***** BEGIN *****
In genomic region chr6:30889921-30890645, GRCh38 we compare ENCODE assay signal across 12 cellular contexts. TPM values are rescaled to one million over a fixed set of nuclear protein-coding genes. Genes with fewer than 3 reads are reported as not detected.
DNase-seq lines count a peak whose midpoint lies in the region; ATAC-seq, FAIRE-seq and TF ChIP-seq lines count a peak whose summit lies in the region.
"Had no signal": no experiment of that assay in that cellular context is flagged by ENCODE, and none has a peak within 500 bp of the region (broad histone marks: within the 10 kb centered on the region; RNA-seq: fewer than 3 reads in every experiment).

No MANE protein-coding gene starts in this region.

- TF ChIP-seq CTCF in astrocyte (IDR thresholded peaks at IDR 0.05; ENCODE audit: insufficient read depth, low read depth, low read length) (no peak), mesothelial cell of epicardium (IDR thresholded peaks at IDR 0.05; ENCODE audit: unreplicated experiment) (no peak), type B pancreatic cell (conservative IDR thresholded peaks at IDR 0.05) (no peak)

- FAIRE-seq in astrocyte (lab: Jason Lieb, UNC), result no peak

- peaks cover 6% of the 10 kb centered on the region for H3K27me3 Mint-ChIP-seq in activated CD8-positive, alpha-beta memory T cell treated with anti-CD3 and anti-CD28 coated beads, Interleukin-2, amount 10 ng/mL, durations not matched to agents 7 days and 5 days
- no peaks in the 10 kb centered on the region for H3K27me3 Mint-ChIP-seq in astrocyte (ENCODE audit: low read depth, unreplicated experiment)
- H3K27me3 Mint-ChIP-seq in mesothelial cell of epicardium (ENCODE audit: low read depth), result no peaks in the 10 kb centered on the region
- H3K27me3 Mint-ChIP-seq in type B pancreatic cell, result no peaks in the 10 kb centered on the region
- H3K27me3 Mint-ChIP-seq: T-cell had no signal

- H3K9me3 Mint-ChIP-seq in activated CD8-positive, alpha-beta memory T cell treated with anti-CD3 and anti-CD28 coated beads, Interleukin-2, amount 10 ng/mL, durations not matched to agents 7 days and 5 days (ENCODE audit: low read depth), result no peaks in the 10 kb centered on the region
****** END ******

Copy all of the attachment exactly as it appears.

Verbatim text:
In genomic region chr6:30889921-30890645, GRCh38 we compare ENCODE assay signal across 12 cellular contexts. TPM values are rescaled to one million over a fixed set of nuclear protein-coding genes. Genes with fewer than 3 reads are reported as not detected.
DNase-seq lines count a peak whose midpoint lies in the region; ATAC-seq, FAIRE-seq and TF ChIP-seq lines count a peak whose summit lies in the region.
"Had no signal": no experiment of that assay in that cellular context is flagged by ENCODE, and none has a peak within 500 bp of the region (broad histone marks: within the 10 kb centered on the region; RNA-seq: fewer than 3 reads in every experiment).

No MANE protein-coding gene starts in this region.

- TF ChIP-seq CTCF in astrocyte (IDR thresholded peaks at IDR 0.05; ENCODE audit: insufficient read depth, low read depth, low read length) (no peak), mesothelial cell of epicardium (IDR thresholded peaks at IDR 0.05; ENCODE audit: unreplicated experiment) (no peak), type B pancreatic cell (conservative IDR thresholded peaks at IDR 0.05) (no peak)

- FAIRE-seq in astrocyte (lab: Jason Lieb, UNC), result no peak

- peaks cover 6% of the 10 kb centered on the region for H3K27me3 Mint-ChIP-seq in activated CD8-positive, alpha-beta memory T cell treated with anti-CD3 and anti-CD28 coated beads, Interleukin-2, amount 10 ng/mL, durations not matched to agents 7 days and 5 days
- no peaks in the 10 kb centered on the region for H3K27me3 Mint-ChIP-seq in astrocyte (ENCODE audit: low read depth, unreplicated experiment)
- H3K27me3 Mint-ChIP-seq in mesothelial cell of epicardium (ENCODE audit: low read depth), result no peaks in the 10 kb centered on the region
- H3K27me3 Mint-ChIP-seq in type B pancreatic cell, result no peaks in the 10 kb centered on the region
- H3K27me3 Mint-ChIP-seq: T-cell had no signal

- H3K9me3 Mint-ChIP-seq in activated CD8-positive, alpha-beta memory T cell treated with anti-CD3 and anti-CD28 coated beads, Interleukin-2, amount 10 ng/mL, durations not matched to agents 7 days and 5 days (ENCODE audit: low read depth), result no peaks in the 10 kb centered on the region